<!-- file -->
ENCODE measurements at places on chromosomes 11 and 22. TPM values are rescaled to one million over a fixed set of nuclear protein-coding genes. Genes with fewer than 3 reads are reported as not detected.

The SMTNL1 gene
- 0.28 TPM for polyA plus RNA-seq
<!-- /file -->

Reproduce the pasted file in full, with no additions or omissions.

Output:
ENCODE measurements at places on chromosomes 11 and 22. TPM values are rescaled to one million over a fixed set of nuclear protein-coding genes. Genes with fewer than 3 reads are reported as not detected.

The SMTNL1 gene
- 0.28 TPM for polyA plus RNA-seq